World Cup season isn’t just about the football. In recent years in Africa, it also means extra vigilance, as the threat of terror attacks rises several notches higher.
A deadly reminder of this came Tuesday, when an explosion ripped through a football viewing centre in Damaturu, northern Nigeria as fans gathered to watch the World Cup.
The blast at the Crossfire venue, in the Nayi-Nawa area of the state capital of Yobe, happened shortly after tournament hosts Brazil kicked off against Mexico at 8:00 pm.
Medical sources said at least 21 people had been killed, and 27 injured.
Sanusi Ruf’ai, police commissioner for Yobe state, told news agency AFP: “There was an explosion outside a soccer viewing centre here in Damaturu at around 8:15 pm.
But perhaps the biggest single World Cup killing by terrorists so far came in 2010, when 76 people died after two bombs exploded in the Uganda capital, Kampala, as fans were watching the World Cup final. The Somali militant group Al-Shabaab claimed responsibility for the attacks.
This time the attacks aren’t waiting for finals night. In addition to Nigeria, just three days into the competition, 48 people were killed at the Kenyan coast when gunmen raided the small town of Mpeketoni, the majority of those who lost their lives were gathered at various entertainment spots watching the World Cup 2014.
In Nigeria, public screening of the games at “viewing centres” had already been banned in the face of heightened terror threats: In May, three people were killed in a blast in the city of Jos in central Nigeria as they watched the Champions League final between Atletico Madrid and Real Madrid.
Obviously, football fans provide an easy target for any attack, as a terrorist is assured of a “captive” audience for at least 90 minutes.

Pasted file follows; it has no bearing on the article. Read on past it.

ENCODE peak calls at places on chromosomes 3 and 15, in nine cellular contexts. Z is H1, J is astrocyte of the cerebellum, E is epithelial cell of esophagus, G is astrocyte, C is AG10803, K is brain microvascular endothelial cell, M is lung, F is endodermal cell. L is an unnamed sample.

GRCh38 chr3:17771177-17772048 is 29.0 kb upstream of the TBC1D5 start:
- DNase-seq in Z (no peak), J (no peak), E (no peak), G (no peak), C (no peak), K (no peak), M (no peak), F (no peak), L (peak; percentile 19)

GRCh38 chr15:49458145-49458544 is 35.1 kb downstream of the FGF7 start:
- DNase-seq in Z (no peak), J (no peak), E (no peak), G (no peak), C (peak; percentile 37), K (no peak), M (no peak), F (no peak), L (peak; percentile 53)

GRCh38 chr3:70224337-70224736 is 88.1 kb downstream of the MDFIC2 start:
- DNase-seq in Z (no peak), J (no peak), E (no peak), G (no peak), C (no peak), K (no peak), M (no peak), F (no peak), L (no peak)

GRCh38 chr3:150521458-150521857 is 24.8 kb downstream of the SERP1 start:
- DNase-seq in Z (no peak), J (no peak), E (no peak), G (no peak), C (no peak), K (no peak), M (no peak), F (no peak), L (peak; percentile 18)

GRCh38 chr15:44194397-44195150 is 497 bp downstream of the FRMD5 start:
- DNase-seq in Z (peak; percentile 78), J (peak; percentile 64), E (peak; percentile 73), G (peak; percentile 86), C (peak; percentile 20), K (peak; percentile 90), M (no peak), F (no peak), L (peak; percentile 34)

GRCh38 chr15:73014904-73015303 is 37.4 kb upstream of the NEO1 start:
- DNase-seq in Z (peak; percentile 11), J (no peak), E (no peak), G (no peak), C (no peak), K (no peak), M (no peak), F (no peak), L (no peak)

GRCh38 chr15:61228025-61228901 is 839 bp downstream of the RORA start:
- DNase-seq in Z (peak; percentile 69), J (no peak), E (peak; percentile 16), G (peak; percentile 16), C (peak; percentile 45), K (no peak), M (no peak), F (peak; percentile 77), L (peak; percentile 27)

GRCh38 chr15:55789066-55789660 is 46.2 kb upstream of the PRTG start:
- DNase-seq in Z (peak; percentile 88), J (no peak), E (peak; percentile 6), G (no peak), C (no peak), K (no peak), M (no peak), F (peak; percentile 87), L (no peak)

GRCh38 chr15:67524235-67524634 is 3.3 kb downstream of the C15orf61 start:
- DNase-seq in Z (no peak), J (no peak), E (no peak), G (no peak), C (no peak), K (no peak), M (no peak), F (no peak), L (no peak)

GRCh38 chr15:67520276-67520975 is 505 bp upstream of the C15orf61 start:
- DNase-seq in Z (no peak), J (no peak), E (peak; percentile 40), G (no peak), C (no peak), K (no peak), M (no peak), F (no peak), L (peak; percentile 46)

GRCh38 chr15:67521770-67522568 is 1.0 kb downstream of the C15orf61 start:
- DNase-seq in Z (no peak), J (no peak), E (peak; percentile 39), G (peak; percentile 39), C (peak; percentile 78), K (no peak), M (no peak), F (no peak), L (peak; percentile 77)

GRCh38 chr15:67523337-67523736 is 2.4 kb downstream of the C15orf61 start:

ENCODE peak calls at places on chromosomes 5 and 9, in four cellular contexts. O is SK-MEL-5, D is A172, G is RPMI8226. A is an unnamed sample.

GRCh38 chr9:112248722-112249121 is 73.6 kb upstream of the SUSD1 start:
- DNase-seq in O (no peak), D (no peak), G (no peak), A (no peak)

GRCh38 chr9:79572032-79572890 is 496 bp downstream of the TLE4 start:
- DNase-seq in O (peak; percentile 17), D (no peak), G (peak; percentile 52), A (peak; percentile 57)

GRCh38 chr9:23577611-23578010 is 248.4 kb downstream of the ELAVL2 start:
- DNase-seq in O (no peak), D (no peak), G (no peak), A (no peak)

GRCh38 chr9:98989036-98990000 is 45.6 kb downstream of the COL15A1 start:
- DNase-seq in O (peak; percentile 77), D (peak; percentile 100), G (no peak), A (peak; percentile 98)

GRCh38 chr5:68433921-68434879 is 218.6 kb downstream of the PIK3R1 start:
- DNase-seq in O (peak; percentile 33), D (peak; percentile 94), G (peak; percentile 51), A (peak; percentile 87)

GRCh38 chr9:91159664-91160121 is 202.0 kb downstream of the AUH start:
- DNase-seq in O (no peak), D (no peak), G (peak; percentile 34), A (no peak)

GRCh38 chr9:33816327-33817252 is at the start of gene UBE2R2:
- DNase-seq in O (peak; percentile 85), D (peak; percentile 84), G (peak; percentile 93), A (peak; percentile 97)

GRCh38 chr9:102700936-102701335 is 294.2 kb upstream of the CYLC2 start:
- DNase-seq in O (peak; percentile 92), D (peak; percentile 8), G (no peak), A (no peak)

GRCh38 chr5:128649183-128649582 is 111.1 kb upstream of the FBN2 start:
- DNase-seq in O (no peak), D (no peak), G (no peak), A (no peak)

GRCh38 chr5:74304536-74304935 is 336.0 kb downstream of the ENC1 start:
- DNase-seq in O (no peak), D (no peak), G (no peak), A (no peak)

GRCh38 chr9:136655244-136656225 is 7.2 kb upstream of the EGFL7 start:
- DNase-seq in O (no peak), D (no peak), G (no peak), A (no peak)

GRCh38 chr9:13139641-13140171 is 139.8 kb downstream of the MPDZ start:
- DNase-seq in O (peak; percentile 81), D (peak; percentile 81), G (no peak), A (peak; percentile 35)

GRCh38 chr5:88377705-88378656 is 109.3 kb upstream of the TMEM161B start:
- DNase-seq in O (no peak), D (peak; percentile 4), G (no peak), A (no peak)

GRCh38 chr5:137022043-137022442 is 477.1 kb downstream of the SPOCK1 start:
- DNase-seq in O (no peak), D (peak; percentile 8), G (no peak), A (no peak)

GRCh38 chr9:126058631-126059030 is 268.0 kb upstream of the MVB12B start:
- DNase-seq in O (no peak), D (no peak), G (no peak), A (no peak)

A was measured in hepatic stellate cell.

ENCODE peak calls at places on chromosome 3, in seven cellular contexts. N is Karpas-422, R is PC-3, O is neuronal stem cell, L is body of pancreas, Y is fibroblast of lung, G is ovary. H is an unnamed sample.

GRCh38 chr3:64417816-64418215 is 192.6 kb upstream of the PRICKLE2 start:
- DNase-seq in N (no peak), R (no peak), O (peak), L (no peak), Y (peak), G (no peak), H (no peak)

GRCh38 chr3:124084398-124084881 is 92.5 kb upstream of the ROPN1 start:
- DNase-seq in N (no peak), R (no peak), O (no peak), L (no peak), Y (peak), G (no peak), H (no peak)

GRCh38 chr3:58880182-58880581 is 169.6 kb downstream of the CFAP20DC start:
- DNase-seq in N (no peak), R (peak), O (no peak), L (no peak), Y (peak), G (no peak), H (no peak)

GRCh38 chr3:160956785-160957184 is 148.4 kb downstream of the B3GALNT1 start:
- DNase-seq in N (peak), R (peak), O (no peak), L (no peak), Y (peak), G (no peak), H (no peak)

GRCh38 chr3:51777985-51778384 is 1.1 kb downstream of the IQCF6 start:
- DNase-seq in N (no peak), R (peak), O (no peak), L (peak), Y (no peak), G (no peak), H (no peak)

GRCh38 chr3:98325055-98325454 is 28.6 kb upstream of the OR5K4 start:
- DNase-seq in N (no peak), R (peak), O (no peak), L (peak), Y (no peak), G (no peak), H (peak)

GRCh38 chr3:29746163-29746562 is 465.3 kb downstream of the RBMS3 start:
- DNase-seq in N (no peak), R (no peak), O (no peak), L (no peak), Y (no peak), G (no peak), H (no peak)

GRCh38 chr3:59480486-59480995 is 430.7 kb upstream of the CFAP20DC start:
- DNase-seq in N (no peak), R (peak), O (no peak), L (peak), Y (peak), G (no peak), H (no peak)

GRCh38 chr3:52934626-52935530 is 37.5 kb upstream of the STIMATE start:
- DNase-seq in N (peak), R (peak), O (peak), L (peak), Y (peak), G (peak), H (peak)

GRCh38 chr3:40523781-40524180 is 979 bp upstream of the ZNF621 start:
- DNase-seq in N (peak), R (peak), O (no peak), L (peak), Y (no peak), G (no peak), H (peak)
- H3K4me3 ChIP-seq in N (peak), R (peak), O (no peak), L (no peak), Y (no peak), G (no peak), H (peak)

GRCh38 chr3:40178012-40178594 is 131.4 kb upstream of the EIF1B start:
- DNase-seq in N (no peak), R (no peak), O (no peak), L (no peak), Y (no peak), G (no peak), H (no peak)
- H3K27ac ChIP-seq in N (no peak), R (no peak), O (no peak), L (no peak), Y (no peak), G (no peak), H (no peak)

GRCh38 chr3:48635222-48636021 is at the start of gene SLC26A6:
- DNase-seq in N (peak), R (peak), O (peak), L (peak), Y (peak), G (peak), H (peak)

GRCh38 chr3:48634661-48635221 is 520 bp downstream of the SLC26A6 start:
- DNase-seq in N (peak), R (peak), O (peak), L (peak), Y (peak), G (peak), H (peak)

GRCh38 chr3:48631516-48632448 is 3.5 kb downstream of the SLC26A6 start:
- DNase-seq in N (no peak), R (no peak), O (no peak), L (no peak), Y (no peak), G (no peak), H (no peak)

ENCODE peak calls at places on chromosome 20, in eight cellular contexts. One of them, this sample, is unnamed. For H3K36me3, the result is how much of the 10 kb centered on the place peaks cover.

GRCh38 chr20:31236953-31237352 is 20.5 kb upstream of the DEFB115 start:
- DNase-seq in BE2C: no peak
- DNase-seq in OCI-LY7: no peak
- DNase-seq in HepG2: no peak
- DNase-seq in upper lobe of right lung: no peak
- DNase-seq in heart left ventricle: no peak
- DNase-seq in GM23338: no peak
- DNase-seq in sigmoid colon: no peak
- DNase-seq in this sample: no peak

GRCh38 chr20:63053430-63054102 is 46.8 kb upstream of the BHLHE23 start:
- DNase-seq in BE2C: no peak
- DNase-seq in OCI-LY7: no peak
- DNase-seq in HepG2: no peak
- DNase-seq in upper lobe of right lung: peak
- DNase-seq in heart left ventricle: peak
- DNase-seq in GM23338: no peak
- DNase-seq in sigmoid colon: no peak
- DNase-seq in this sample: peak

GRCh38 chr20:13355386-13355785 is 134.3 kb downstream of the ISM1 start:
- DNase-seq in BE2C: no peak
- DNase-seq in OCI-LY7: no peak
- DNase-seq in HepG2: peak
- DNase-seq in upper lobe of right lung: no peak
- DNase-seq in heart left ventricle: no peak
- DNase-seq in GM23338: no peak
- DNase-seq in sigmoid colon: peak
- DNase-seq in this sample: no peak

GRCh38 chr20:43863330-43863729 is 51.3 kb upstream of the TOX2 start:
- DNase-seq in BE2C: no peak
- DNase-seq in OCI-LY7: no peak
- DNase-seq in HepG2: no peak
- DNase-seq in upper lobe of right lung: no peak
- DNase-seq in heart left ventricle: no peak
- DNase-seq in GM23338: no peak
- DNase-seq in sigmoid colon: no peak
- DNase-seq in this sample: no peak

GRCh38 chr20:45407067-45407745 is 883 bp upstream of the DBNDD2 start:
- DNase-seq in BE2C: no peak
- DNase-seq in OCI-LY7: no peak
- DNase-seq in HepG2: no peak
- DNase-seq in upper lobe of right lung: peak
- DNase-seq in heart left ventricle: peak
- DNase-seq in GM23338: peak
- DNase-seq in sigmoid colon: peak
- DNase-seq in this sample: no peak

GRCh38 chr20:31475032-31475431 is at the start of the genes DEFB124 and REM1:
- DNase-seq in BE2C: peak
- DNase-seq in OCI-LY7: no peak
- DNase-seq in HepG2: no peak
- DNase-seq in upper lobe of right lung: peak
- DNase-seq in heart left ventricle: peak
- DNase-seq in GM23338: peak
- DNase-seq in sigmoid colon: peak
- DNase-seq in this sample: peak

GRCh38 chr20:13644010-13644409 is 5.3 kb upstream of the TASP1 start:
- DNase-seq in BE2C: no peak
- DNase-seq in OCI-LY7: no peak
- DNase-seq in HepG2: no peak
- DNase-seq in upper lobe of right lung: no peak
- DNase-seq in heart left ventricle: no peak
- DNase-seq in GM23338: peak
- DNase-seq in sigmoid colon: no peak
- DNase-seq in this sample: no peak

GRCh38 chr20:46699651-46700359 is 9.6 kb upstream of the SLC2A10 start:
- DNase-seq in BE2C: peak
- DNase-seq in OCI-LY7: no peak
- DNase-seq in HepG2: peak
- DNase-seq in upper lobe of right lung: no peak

But even more than the fans providing an easy target, the game itself seems to be a favourite grouse of many Islamist terror groups, militias and ultraconservatives in Africa, from al-Shabaab in Somalia to the rebels in Mali, Salafis in Egypt to Boko Haram in Nigeria. What is it about football that terrorists hate so much?
Radical Islamist clerics have put forth various arguments why true Muslims should shun football. The most common argument is that it is a frivolous pursuit that takes away precious time that could be spent performing religious duties. Football captures the mind with trivial statistics and consumes the imagination, they argue, leaving little time or energy to pursue holiness.
For example, Saudi cleric Sheikh Abdel Rahman Al-Barrak warned in his latest fatwa, a religious opinion, that soccer “has caused Muslims to adopt some of the customs of the enemies of Islam, who are (preoccupied with) games and frivolity.”
Other militant clerics, argue that football is actually a Masonic game, part of a Jewish conspiracy to keep Muslims distracted from their faith.
But more than being a time-waster, football does something else—It encourages admiration, even love, towards non-believers – people who are very different from you - directly threatening the divide between Muslims and non-Muslims which radical Islam depends on to make its case. Being a football fan means being devoted to players and teams that can be far different from yourself, and this ends up blunting the hatred that radical Islam encourages Muslims to feel towards non-believers.
“Most of those who follow (soccer matches) are loyal to the infidels… A man who watches a game, God forbid, is watching deviant criminals and sinful infidels, even if they are Muslims,” argued another Saudi militant cleric, Sheikh Suleiman Al-Alwan in a fatwa two years ago.
Football is also a subversively democratic enterprise, and generates admiration – and even adulation – for people whose power is not conferred by a divine authority, privileged birth, money, or race, for the same reason they play the game beautifully.
In the end, then, the real problem with football is simple—it makes people happy. In his fatwa, Sheikh Al-Barack argued that football should be shunned because it sparked “unwarranted displays of joy”. Militant Islam, it seems, wants people melancholy and contemplative, or else they might find too much joy in this life, and not be too keen on blowing themselves up for the 72 virgins promised in the next world.